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Vice President Venkaiah Naidu calls for making the cities accessible, inclusive and sustainable

The Vice President, M. Venkaiah Naidu said that Covid-19 pandemic has taught us the importance of good ventilation and sunlight for our health. He expressed his disapproval of the growing tendency of living in closed spaces and emphasized that proper air circulation must be ensured in homes, offices, restaurants and conference halls.

The Vice President made these remarks while virtually releasing the book titled- ‘A textbook of Urban Planning and Geography’ written by Dr. Sameer Sharma, Director General and CEO of the Indian Institute of Corporate Affairs.

Naidu said that in their aspiration for a modern lifestyle, city dwellers have lost connection with nature. He advised city planners and architects to give precedence to comfort over the fashion and design structures and buildings which exist in harmony with nature.

Highlighting the principles of accessibility, inclusivity and sustainability for good urban planning, the Vice President said that the ad-hoc approach of city planning must be replaced by a long term and forward-looking approach to create liveable cities.

Expressing concern over the perennial phenomenon of urban flooding in many cities due to concretized structures, the Vice President underlined the need to live in harmony with nature. “Lakes that serve as natural buffers must be reclaimed in order to avoid annual flooding”, he said.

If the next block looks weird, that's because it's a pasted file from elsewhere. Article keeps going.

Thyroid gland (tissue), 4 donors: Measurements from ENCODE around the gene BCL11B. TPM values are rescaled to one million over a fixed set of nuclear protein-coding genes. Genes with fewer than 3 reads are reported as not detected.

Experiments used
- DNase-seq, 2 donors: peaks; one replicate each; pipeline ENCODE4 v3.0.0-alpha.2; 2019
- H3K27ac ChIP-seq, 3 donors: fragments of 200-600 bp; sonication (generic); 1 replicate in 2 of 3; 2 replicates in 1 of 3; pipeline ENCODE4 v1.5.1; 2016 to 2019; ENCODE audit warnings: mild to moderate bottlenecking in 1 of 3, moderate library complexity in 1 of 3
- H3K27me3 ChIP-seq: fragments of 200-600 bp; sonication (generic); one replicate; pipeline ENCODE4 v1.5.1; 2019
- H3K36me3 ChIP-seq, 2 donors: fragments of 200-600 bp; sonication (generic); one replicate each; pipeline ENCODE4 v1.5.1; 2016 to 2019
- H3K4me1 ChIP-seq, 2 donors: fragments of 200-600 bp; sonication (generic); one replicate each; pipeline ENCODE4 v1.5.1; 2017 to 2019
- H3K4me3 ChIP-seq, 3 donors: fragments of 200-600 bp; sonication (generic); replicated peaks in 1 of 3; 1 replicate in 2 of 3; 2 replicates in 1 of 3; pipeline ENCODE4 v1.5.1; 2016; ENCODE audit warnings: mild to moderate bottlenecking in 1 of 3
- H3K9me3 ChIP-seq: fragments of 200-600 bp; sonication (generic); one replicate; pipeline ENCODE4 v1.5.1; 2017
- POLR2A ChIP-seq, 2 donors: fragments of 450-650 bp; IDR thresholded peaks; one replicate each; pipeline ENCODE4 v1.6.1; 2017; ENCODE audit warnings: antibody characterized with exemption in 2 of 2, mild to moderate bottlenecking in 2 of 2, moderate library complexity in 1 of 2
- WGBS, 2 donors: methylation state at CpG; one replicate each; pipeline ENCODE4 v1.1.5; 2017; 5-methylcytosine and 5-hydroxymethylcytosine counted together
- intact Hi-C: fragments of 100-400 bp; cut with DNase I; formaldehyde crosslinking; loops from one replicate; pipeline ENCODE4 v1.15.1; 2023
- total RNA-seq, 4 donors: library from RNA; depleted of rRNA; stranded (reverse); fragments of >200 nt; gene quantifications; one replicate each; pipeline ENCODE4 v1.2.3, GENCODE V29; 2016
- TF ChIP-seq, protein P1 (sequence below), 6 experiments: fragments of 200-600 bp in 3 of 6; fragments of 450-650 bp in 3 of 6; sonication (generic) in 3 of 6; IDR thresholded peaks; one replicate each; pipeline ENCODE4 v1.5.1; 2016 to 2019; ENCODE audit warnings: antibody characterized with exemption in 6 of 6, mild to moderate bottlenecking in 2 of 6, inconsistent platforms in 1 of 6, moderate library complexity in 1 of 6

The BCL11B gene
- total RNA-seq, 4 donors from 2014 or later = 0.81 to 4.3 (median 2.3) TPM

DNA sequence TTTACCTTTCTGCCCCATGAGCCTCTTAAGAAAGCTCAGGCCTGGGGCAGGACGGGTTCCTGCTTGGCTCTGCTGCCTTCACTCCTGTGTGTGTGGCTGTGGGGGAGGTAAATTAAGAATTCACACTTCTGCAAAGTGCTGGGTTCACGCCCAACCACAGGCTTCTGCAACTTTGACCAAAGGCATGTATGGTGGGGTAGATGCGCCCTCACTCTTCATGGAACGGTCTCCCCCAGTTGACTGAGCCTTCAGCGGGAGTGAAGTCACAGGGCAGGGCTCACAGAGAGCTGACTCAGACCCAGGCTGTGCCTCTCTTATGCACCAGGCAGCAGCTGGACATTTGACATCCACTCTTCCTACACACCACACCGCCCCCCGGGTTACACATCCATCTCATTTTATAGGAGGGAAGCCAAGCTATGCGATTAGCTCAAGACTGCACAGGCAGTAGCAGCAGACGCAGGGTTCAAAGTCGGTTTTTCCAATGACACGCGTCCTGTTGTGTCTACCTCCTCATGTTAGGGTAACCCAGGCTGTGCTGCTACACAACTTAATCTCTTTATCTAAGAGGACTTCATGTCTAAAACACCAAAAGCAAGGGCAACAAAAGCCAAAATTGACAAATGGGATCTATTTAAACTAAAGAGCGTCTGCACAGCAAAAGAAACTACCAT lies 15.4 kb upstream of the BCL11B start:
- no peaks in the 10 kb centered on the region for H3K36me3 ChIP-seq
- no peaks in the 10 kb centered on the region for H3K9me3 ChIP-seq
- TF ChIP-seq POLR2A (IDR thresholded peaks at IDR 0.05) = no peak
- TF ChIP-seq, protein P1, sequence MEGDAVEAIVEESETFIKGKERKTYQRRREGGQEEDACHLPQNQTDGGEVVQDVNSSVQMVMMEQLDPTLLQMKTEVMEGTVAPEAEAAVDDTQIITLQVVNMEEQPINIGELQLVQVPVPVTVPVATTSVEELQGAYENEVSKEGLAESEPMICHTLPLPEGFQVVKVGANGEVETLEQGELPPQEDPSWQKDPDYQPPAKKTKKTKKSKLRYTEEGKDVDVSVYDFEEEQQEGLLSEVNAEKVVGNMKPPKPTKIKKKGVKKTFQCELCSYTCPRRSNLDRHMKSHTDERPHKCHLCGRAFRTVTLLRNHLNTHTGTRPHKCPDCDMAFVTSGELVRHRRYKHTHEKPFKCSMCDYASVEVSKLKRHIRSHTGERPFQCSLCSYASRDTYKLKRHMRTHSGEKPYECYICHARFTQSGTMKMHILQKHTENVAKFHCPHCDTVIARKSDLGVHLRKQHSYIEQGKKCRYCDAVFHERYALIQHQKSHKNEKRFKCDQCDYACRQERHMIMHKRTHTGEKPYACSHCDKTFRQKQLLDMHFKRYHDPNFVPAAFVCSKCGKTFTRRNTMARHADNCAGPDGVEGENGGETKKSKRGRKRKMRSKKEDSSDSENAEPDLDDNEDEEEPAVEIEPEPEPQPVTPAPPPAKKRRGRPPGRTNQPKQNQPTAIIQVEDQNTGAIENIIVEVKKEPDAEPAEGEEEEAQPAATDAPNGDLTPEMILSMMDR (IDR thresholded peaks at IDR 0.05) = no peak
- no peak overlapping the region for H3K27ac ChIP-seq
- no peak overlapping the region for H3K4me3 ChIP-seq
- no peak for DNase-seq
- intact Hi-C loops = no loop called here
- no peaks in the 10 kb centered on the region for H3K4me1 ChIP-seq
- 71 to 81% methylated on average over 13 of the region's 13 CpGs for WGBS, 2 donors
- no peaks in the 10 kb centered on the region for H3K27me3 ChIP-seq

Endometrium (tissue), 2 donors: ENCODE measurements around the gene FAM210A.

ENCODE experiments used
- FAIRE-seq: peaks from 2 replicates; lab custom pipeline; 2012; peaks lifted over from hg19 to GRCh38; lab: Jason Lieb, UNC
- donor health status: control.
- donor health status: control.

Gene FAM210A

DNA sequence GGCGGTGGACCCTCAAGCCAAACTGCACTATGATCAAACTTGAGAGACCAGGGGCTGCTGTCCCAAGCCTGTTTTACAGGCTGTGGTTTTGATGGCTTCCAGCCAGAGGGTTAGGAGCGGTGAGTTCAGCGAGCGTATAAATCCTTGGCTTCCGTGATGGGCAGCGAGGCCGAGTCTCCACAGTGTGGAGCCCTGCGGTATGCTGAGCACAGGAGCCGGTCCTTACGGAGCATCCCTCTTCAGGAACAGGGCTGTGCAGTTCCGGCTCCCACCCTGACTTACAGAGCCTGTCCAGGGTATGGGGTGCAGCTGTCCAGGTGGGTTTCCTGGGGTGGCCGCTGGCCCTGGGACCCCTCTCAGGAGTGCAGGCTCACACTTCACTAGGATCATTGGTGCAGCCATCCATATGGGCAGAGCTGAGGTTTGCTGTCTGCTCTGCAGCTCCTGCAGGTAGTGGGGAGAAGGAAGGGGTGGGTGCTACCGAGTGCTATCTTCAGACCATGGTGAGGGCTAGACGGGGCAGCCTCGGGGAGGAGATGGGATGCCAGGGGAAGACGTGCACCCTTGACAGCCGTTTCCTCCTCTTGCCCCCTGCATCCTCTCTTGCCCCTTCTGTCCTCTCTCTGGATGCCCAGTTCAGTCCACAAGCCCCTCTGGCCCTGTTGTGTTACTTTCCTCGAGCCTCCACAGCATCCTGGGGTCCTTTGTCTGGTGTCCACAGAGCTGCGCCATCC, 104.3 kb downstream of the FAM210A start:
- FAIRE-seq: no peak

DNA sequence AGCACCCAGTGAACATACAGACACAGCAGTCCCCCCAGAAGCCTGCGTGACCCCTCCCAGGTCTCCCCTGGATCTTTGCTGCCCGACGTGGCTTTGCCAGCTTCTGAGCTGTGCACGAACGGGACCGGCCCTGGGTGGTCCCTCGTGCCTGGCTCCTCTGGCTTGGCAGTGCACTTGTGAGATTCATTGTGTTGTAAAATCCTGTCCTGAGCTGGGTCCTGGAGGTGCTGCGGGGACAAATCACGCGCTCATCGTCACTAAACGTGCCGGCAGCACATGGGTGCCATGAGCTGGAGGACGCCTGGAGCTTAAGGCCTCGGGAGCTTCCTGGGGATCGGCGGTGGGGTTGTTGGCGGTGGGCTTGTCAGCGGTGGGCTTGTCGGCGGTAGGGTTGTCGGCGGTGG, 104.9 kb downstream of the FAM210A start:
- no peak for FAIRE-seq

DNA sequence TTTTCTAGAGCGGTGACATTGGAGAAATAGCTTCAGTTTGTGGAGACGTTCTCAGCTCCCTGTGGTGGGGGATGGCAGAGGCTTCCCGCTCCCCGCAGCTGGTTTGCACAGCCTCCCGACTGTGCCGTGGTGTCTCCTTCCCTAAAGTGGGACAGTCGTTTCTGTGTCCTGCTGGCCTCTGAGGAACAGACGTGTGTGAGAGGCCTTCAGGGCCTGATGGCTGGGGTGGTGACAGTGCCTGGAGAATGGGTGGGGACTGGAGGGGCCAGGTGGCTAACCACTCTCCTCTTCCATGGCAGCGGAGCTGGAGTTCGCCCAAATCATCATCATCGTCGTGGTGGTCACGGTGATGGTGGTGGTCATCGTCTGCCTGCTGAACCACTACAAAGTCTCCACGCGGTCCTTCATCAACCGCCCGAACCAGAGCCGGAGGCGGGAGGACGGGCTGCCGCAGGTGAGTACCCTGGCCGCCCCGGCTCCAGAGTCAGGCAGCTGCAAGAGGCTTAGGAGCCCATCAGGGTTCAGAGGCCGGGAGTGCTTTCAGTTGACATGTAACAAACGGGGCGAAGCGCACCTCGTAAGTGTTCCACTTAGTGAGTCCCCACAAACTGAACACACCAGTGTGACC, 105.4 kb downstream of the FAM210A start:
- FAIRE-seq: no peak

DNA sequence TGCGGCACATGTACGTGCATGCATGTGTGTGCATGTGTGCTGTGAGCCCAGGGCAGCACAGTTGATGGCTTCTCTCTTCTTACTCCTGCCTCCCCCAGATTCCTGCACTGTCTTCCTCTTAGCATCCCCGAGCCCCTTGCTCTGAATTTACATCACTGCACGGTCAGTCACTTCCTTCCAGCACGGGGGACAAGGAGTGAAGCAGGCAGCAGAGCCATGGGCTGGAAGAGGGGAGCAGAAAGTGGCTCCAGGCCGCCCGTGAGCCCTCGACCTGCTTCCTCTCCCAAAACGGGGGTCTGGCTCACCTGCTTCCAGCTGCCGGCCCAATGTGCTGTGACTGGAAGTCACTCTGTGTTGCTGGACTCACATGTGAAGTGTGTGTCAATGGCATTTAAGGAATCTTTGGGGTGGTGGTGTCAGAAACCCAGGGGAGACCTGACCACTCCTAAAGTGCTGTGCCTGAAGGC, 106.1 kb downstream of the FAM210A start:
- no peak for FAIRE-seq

To reduce vehicular pollution, Naidu wanted incentivisation of public transport along with other green initiatives like car-pooling, use of CNG or electric vehicles.

Emphasizing the need to accommodate and protect the interests of the homeless and poor in the city, the Vice President said that we must make sure that the migrant coming from a rural area must not live in substandard conditions and the domestic help living on the city’s periphery must not struggle for transit to work.

The Vice President said that planners should not only focus on making cities liveable urban centres, they should also work for raising the happiness quotient of the people. He suggested that urban planning must be done with local aesthetics and local traditions. Cautioning that a city that doesn’t recognise its past cannot have a future, Shri Naidu called for the preservation of heritage and traditions in historic cities.

Drawing attention to the increasing trend of urbanization, the Vice President said that the share of urban population is expected to reach 60 per cent by 2050 in India. This rapid urbanization, he said, brings in its share of opportunities and challenges

Complementing the author, Dr Sameer Sharma and the publisher for coming out with the book, Shri Naidu expressed happiness that the author has advocated home-grown solutions for cities based on our experiences and indigenous knowledge on city planning, rather than blindly aping the West. He said that this book is very timely as we go through a shift in how we view the ‘urban’ in the post-COVID era.

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